Today is Saint Joseph’s Day.
Most of the information we get about Joseph comes from the first chapters of the gospel according to Matthew. Matthew tells us that Joseph was a righteous man who had great respect for and devotion to God’s law. Matthew’s gospel also indicates that Joseph is of the line of King David; he is the means by which Jesus is connected to Israel’s storied monarchy. Finally, the First Gospel makes a pretty strong connection between our St. Joseph, who is told in a dream to hide the Messiah in Egypt, and Joseph the son of Jacob, the dreamer who saves his people by bringing them into the land of Egypt at the end of Genesis. The Gospel of Matthew, in other words, paints Joseph as a noble and righteous protector, the first-century equivalent of a knight in shining armor.
So it’s a little surprising that the gospel reading appointed for St. Joseph’s Day comes not from Matthew’s gospel, but from the gospel according to Luke, in which Joseph is a parenthetical character at best. The reading is the one story canonical story that describes the young life of Jesus: when Jesus is twelve, he and his parents go to Jerusalem to celebrate Passover. On the way home, Mary and Joseph realize that Jesus is not with them and they return to Jerusalem, only to find Jesus holding forth among the elders in the Temple. Mary scolds him, saying, “Child, why have you treated us like this? Look, your father and I have been searching for you in great anxiety.” It’s striking to me that in this gospel reading appointed for his feast day, Joseph neither says nor does anything of significance. The only thing we are told he does in this particular situation is worry.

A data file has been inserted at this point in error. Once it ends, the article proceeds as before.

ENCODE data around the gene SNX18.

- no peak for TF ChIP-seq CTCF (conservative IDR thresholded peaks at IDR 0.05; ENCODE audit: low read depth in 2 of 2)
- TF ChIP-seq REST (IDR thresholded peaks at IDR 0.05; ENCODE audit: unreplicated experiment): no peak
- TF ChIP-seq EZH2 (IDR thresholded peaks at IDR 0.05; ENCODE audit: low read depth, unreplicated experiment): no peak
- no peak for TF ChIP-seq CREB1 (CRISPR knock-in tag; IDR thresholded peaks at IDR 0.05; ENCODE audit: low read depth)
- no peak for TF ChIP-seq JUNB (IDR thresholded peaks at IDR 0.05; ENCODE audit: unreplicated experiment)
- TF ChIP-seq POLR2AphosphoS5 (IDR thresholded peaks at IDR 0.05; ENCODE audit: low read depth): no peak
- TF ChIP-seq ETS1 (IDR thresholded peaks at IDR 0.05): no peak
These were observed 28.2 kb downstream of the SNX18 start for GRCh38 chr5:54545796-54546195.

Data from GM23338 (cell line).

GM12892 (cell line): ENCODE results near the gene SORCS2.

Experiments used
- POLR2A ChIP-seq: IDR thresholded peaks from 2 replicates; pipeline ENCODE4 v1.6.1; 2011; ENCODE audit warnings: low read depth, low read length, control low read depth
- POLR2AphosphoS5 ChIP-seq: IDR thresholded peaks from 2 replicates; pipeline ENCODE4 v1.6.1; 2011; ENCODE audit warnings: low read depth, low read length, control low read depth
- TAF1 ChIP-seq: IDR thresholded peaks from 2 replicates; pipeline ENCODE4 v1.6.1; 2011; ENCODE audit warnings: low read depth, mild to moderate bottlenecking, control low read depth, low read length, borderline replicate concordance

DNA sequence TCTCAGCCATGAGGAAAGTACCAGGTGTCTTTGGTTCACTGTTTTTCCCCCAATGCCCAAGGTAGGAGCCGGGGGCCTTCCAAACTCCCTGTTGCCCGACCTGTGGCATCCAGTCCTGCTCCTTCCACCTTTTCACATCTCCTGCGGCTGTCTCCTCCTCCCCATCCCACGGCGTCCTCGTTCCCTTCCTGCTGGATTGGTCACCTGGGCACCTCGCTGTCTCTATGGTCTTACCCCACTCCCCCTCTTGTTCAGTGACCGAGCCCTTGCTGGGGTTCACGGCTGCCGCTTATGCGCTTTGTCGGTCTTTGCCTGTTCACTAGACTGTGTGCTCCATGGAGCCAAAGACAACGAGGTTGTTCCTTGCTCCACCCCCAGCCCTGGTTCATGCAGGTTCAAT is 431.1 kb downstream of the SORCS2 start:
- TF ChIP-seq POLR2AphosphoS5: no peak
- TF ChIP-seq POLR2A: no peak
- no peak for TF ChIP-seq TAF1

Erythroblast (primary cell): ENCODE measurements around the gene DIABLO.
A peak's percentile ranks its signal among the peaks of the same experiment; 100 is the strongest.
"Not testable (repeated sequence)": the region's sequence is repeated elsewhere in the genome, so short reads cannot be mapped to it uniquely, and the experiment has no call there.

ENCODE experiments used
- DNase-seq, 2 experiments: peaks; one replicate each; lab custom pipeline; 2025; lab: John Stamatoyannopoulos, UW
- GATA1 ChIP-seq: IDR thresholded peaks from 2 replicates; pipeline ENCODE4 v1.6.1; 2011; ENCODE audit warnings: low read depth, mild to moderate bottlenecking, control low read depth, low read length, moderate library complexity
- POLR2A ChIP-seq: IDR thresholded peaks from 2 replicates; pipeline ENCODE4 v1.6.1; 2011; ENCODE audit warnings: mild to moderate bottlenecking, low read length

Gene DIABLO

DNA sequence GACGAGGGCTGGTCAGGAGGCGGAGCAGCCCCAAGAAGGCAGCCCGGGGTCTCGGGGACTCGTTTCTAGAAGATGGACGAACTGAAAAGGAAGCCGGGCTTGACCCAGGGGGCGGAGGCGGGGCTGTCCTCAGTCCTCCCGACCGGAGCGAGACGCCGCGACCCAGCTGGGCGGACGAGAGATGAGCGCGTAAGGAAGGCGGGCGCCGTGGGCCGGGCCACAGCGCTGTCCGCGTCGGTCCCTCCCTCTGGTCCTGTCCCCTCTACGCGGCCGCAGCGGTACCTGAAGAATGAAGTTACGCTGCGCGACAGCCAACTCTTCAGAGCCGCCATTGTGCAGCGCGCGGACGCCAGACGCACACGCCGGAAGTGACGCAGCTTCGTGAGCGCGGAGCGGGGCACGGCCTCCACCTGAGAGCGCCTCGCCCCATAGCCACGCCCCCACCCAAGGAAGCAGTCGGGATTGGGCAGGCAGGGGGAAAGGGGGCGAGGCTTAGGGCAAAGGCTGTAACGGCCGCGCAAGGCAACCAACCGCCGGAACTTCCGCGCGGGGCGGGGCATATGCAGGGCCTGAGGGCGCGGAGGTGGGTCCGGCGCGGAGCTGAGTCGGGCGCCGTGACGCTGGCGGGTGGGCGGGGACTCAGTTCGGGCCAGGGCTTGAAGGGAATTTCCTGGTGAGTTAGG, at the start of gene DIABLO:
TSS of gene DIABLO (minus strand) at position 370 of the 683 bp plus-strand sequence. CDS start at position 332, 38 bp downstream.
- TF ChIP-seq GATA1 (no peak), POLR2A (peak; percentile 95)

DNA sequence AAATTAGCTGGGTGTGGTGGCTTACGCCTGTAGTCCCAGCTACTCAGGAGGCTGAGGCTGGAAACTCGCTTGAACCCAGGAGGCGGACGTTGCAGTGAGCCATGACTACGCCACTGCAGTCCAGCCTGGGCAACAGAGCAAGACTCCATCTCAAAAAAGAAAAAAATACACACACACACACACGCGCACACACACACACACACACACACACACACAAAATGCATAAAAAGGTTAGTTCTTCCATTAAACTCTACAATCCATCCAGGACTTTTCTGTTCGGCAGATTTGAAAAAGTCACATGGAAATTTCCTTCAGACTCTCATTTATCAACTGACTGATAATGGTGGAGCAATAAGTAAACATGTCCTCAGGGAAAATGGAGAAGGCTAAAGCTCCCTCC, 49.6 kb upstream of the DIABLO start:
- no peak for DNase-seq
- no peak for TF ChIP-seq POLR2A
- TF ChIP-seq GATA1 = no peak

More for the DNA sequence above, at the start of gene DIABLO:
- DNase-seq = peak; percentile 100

When I was a kid, I had a tendency to wander. Most notably, I got lost at the State Capitol building in Connecticut and at the cliff walk in Newport, RI. None of these incidents ever seemed like a big deal to me; after all, I knew where I was the whole time. Needless to say, my parents did not feel the same way. When I finally turned up after these unaccompanied sojourns, my parents would greet me with that strange mixture of relief, anger, and concern that is typical of worried parents. As I’ve entered adulthood, I’ve come to understand that the worried emotions my parents exhibited stemmed entirely from love. I think this is why the lectionary appoints the reading from Luke’s gospel for Saint Joseph’s day. Joseph’s anxiety is typical of all worried parents who would rather die than see something bad happen to their children. This is particularly extraordinary when you consider the unusual circumstances of Jesus’ birth. In spite of the fact that Jesus was not technically his son, Joseph loved Jesus as his own. This sacrificial love is emblematic of the love that God has for each and every one of us. We put our trust in a God who worries for the creation he loves, who is concerned those who are his children by adoption. And the ultimate message of Lent is that God would rather die than see something bad happen to God’s children.